I had a VW 1600 engine that needed to be torn down. And I had a camera. Now, you have a photo gallery of the innards of that engine, which makes for an easy walk-through of the parts make your car go.
VW engines are crazy efficient, they almost never need any service. I have seen one driven over 30,000 miles on a busted crankshaft. Try doing that with a Ford.
The air cooled VW engines were designed to be very light weight and simple enough to be completely re-build-able by the owner with a minimum number of tools. They were also easier to manufacture because they didn't require large castings and had fewer parts. The big mistake was to put the little 1600cc engine in a VW Transporter Camper with a pop up top. (I know. I bought one. It struggled up moderate slopes or when driving into the wind.)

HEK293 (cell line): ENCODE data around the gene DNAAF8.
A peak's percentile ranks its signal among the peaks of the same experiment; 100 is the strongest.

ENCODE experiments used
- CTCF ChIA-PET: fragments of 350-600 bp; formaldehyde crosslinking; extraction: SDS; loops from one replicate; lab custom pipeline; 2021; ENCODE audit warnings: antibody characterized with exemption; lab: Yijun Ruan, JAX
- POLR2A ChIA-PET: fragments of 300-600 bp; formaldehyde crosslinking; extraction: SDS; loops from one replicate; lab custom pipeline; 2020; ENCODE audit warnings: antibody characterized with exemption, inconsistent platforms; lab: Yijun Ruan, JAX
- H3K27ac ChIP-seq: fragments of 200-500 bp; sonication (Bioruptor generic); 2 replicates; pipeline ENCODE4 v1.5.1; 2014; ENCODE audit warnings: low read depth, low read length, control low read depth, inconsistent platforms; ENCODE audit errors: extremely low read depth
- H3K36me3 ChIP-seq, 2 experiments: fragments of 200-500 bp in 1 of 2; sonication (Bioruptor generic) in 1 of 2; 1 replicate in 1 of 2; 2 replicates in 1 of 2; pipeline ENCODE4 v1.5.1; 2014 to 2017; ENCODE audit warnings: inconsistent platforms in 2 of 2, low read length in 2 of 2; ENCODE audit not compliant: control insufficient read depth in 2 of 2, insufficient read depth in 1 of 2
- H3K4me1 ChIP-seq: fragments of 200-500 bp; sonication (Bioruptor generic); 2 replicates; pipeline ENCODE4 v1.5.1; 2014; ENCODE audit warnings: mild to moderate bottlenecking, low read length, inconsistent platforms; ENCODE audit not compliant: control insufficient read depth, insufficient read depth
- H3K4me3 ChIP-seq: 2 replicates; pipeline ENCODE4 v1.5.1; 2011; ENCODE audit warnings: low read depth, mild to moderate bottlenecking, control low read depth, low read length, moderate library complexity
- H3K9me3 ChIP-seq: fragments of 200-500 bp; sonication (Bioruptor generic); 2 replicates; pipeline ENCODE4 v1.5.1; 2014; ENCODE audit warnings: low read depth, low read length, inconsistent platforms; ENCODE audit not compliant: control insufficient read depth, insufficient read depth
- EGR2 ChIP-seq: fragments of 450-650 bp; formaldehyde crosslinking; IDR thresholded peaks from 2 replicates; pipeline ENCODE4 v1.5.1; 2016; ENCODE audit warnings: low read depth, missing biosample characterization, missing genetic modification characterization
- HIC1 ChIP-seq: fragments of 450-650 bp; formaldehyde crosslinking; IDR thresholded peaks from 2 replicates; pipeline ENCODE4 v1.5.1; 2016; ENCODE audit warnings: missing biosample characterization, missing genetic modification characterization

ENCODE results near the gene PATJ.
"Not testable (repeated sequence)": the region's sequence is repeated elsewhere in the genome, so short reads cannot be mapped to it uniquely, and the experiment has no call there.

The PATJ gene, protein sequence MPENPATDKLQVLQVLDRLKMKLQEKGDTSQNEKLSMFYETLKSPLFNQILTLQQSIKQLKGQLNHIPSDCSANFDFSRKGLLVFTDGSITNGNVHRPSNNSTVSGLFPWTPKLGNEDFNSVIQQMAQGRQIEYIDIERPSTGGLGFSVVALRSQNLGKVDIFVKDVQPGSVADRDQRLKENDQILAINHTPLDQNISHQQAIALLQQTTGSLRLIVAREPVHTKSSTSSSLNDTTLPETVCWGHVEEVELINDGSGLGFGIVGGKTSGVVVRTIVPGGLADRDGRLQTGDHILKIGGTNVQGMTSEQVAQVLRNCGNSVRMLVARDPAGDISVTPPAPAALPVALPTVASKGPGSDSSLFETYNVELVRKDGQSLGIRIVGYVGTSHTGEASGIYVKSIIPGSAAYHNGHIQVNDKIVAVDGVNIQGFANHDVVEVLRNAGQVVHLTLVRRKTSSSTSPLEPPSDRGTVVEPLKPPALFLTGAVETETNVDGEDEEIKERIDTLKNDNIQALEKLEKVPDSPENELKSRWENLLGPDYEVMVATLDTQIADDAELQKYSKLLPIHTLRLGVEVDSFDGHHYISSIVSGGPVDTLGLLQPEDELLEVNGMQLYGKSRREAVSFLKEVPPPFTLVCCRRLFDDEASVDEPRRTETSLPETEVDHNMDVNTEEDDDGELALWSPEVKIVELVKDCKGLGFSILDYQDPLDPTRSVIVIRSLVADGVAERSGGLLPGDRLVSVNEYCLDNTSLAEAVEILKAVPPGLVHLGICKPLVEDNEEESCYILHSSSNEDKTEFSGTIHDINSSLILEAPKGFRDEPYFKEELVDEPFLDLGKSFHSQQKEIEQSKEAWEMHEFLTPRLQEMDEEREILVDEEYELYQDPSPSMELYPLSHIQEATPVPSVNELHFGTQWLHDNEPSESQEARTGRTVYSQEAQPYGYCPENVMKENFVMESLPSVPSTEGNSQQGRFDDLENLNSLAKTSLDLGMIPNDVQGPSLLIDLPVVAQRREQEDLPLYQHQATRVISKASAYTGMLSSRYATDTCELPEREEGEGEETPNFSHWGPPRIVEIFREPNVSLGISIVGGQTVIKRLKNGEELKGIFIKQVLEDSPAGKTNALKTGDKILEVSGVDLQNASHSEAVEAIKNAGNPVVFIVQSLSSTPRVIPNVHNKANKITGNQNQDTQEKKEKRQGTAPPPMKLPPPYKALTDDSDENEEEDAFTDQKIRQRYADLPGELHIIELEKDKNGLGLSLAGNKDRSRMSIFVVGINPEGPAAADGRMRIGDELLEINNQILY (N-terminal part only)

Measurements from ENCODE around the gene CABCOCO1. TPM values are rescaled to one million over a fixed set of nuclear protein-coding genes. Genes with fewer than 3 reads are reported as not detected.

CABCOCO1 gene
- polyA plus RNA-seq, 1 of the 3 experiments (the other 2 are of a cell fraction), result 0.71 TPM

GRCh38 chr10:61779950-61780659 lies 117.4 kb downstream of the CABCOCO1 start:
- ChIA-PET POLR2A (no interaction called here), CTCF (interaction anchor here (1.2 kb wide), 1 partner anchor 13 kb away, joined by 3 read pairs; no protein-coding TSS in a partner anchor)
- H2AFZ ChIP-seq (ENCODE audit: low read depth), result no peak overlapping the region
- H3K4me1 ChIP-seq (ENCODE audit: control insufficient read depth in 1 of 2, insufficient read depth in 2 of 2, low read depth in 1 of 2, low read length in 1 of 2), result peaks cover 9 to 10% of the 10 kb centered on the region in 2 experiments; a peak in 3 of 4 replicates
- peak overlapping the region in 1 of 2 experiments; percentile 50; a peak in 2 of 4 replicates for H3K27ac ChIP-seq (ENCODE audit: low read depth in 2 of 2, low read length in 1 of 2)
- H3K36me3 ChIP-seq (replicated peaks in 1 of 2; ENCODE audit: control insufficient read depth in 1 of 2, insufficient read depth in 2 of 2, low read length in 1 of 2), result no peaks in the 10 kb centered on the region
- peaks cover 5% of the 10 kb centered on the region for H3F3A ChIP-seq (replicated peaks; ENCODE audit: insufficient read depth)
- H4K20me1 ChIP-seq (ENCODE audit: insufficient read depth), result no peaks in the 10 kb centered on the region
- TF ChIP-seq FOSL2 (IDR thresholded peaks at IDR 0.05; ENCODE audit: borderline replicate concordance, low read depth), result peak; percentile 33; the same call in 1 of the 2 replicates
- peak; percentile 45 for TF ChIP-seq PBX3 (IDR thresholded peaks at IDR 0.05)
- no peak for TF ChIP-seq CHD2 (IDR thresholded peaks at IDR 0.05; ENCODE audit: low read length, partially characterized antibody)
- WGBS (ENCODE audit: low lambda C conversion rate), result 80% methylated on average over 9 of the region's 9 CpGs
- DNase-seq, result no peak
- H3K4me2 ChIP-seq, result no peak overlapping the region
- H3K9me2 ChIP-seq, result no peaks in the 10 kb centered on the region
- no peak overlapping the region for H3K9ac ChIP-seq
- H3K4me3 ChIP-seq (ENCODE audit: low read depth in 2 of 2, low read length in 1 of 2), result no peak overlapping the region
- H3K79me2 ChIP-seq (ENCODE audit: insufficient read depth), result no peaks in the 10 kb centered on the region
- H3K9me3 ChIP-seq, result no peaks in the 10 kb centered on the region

The flat, air cooled engine was used in different cars, trucks, Things, and tractors. (If you don't know what a VW Thing is, ask your parents.) It was also used in Porsche cars for a long time.
They're not all that fuel efficient or powerful, they're just light weight. A water cooled engine of equivalent output would be smaller and might be used in a better quality lawn tractor.